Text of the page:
美国疾病控制和预防中心Shelley S. Magill团队研究了2017年美国疗养院队列中的抗菌药物使用情况。2021年4月6日，《美国医学会杂志》发表了这一成果。
Title: Antimicrobial Use in a Cohort of US Nursing Homes, 2017
Author: Nicola D. Thompson, Nimalie D. Stone, Cedric J. Brown, Austin R. Penna, Taniece R. Eure, Wendy M. Bamberg, Grant R. Barney, Devra Barter, Paula Clogher, Malini B. DeSilva, Ghinwa Dumyati, Linda Frank, Christina B. Felsen, Deborah Godine, Lourdes Irizarry, Marion A. Kainer, Linda Li, Ruth Lynfield, J. P. Mahoehney, Meghan Maloney, Joelle Nadle, Valerie L. S. Ocampo, Rebecca Pierce, Susan M. Ray, Sarah Shrum Davis, Marla Sievers, Krithika Srinivasan, Lucy E. Wilson, Alexia Y. Zhang, Shelley S. Magill
Importance Controlling antimicrobial resistance in health care is a public health priority, although data describing antimicrobial use in US nursing homes are limited.
Objective To measure the prevalence of antimicrobial use and describe antimicrobial classes and common indications among nursing home residents.
Design, Setting, and Participants Cross-sectional, 1-day point-prevalence surveys of antimicrobial use performed between April 2017 and October 2017, last survey date October 31, 2017, and including 15276 residents present on the survey date in 161 randomly selected nursing homes from selected counties of 10 Emerging Infections Program (EIP) states. EIP staff reviewed nursing home records to collect data on characteristics of residents and antimicrobials administered at the time of the survey. Nursing home characteristics were obtained from nursing home staff and the Nursing Home Compare website.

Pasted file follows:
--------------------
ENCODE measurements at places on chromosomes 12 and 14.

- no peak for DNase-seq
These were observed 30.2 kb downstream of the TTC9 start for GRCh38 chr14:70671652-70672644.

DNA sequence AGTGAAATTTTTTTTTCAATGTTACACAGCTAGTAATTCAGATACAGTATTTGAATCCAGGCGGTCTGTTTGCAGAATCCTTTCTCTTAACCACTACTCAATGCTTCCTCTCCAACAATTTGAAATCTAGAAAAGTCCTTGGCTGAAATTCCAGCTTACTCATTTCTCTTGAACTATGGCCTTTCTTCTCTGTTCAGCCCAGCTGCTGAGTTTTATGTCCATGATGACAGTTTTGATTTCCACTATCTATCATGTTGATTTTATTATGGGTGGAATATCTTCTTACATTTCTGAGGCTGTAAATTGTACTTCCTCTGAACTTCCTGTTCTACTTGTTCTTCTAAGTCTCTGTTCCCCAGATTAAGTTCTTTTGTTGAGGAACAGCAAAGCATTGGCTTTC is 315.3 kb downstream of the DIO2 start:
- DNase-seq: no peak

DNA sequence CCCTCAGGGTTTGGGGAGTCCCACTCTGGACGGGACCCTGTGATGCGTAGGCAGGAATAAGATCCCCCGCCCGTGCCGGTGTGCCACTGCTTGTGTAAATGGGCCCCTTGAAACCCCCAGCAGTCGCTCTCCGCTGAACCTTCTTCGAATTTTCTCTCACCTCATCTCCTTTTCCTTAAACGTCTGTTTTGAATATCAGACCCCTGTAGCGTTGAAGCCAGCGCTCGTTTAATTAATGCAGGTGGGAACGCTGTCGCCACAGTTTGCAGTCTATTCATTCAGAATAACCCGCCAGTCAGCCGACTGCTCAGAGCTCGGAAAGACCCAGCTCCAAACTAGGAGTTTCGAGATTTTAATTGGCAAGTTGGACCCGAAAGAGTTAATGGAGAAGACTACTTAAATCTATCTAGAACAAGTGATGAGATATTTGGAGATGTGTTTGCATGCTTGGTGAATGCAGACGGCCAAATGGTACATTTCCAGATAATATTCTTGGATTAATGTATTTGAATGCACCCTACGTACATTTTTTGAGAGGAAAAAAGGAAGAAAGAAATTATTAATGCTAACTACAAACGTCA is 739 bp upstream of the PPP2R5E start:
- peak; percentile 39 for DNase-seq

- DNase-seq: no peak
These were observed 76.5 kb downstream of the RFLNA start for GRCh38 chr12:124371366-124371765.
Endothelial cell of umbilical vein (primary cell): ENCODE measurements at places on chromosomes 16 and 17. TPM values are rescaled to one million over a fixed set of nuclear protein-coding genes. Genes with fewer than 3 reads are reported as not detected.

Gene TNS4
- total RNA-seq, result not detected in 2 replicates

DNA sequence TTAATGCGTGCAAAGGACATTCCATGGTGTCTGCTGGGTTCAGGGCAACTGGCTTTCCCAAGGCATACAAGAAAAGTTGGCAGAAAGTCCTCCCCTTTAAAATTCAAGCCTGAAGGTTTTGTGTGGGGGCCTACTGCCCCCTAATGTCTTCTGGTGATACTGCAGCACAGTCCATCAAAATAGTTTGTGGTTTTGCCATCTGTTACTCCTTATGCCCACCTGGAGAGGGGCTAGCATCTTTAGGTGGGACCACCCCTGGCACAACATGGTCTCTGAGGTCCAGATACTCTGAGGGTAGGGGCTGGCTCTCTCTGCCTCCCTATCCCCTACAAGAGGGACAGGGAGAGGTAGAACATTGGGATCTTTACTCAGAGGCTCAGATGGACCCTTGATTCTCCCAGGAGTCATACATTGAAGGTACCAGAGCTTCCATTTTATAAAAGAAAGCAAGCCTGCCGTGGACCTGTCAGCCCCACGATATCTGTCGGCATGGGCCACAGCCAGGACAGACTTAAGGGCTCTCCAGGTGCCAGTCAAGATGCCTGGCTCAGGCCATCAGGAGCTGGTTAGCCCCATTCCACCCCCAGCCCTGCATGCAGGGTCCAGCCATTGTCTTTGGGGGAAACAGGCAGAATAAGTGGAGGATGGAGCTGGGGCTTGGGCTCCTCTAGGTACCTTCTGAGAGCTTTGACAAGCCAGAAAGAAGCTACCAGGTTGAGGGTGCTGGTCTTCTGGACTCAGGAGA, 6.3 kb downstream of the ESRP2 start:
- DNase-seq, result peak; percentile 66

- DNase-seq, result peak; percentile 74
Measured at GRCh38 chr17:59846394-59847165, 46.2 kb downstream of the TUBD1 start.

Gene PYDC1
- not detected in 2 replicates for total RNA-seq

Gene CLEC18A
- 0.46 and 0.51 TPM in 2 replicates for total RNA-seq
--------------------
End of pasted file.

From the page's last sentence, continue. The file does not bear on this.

Exposures Residence in one of the participating nursing homes at the time of the survey.
Main Outcomes and Measures Prevalence of antimicrobial use per 100 residents, defined as the number of residents receiving antimicrobial drugs at the time of the survey divided by the total number of surveyed residents. Multivariable logistic regression modeling of antimicrobial use and percentages of drugs within various classifications.
Results Among 15276 nursing home residents included in the study (mean [SD] age, 77.6 [13.7] years; 9475 [62%] women), complete prevalence data were available for 96.8%. The overall antimicrobial use prevalence was 8.2 per 100 residents (95% CI, 7.8-8.8). Antimicrobial use was more prevalent in residents admitted to the nursing home within 30 days before the survey date (18.8 per 100 residents; 95% CI, 17.4-20.3), with central venous catheters (62.8 per 100 residents; 95% CI, 56.9-68.3) or with indwelling urinary catheters (19.1 per 100 residents; 95% CI, 16.4-22.0). Antimicrobials were most often used to treat active infections (77% [95% CI, 74.8%-79.2%]) and primarily for urinary tract infections (28.1% [95% CI, 15.5%-30.7%]). While 18.2% (95% CI, 16.1%-20.1%) were for medical prophylaxis, most often use was for the urinary tract (40.8% [95% CI, 34.8%-47.1%]). Fluoroquinolones were the most common antimicrobial class (12.9% [95% CI, 11.3%-14.8%]), and 33.1% (95% CI, 30.7%-35.6%) of antimicrobials used were broad-spectrum antibiotics.
Conclusions and Relevance In this cross-sectional survey of a cohort of US nursing homes in 2017, prevalence of antimicrobial use was 8.2 per 100 residents. This study provides information on the patterns of antimicrobial use among these nursing home residents.